Subsequently, the Association of Public and Land Grant Universities (APLU) invited him to the World Food Prize gathering to present his comments on the draft USAID/BIFAD new HICD program which subsequently was published by African Journal of Food, Agriculture, Nutrition, and Development; Creating future leaders: BIFAD and USAID dialogue on human and institutional capacity.
2) Key policy, R&D, and HICD reforms left unattended as well as core public good investments (infrastructure, finance, SPS, and targeted safety net) greatly needed to compete and gain
Alarmingly, as revealed in my multi-country research for USAID, due to sustained neglect and inattention not only to R&D and related HICD needs but also to policy and strategic planning assistance, by the late 1990s, the EST process had stalled with the alarming evidence of agriculture's contribution to GDP actually increasing.
BIFAD's bold new initiative in HICD with particular emphasis on the "institutional side," provides the much needed comprehensive re-entry point and program intervention to advance new era support structures.
STRATEGIC THEMES FOR UPGRADING HICD IMPACTS TO GENERATE GREATER GLOBAL WELL BEING
This program rationale helps program designers to frame the actual HICD Program.
While the university focus is of extraordinary importance as one important base, the HICD Review astutely notes the need to for extensive US university science and technology capacities to be linked with national systems and local producer and agribusiness services such that this effort could and should also impact upon the national systems.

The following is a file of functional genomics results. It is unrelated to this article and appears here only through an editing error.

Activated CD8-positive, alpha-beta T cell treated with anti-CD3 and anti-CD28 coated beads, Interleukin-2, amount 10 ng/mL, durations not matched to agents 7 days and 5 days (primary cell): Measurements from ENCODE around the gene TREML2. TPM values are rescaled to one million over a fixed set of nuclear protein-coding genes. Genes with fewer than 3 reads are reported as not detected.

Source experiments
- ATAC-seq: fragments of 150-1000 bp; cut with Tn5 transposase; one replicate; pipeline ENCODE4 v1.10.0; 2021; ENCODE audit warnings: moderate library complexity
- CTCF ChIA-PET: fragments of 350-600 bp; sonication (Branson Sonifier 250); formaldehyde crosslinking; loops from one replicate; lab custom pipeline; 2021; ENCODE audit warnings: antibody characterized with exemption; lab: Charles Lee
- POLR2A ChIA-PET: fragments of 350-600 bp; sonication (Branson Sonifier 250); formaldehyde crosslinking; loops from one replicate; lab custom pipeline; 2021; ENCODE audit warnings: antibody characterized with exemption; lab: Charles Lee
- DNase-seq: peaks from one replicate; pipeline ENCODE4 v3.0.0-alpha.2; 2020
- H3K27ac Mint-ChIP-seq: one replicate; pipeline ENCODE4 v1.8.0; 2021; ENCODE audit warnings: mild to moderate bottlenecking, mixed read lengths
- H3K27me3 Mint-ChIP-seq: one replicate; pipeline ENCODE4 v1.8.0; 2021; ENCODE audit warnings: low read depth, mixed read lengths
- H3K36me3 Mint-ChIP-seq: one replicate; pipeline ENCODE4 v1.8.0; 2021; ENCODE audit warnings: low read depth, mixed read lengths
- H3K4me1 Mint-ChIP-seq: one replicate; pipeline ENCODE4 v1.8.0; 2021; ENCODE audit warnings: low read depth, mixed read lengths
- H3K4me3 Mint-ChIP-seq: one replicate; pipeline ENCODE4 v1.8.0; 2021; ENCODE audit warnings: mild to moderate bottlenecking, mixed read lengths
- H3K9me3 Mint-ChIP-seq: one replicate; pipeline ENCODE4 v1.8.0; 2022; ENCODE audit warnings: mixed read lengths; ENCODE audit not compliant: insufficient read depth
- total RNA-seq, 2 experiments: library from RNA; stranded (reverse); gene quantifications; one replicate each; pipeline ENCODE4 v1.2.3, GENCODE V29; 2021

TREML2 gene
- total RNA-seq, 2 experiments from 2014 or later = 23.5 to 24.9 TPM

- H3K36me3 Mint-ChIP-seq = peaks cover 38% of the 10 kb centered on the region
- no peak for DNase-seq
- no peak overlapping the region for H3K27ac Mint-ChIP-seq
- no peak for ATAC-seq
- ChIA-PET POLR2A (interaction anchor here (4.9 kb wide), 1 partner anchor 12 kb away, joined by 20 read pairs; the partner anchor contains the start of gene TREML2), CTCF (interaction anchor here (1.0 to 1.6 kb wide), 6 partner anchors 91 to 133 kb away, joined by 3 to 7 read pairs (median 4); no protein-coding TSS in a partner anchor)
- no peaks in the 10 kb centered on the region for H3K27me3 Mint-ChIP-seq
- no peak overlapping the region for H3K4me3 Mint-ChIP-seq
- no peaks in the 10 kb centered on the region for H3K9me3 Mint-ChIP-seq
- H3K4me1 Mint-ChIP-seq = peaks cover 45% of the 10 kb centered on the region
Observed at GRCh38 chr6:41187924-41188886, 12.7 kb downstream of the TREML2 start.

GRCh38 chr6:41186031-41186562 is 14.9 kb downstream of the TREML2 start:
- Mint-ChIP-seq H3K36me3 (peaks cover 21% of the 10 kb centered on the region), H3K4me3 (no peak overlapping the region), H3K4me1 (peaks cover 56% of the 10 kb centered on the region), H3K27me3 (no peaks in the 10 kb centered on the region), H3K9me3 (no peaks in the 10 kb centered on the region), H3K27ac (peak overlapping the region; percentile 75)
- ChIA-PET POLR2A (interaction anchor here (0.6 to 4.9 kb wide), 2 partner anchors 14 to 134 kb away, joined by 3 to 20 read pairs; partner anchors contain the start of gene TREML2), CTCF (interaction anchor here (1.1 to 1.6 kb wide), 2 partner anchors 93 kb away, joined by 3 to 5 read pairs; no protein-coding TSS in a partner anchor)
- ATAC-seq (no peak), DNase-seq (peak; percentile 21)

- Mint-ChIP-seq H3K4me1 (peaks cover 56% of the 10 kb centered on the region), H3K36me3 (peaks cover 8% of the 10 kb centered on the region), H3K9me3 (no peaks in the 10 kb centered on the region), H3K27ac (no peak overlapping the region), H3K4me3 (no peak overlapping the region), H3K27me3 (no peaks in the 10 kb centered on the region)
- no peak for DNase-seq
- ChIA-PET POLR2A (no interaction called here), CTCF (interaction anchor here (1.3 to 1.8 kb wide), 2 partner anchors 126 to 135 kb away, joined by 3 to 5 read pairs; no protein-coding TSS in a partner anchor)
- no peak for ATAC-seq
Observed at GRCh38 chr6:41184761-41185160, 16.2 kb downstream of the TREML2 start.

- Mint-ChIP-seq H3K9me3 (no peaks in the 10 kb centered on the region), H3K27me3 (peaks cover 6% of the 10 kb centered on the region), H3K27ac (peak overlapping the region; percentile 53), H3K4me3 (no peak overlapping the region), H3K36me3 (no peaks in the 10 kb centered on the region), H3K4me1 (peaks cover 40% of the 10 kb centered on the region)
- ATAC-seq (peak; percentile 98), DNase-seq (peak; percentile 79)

While under FTF and building from earlier CRSP efforts, a broader range of product-specific science and technology networks have been established; however, as the HICD Review states, these fall short of today's more elevated and severe national needs.
Although the HICD Review highlights many earlier university-led experiences, we also know of many sub-optimal and non-sustainable partnerships due to limited funding, inattention to policy and/or institutional reforms, or changing USAID or country-level priorities.
All profess that the challenges, while formidable, must be confronted but hopefully buttressed by the appropriate knowledge and technical support and related HICD services they currently lack.
This HICD-led reform process is required to reduce farm-level risks and mobilize producer "sweat equity" and agribusiness investments, while at the same time, mobilizing national confidences for the much needed, but usually languishing national support base to invest in agriculture and HICD, to thereby begin to reduce traditional donor dependencies.
A demand-driven, multifaceted HICD service institution is needed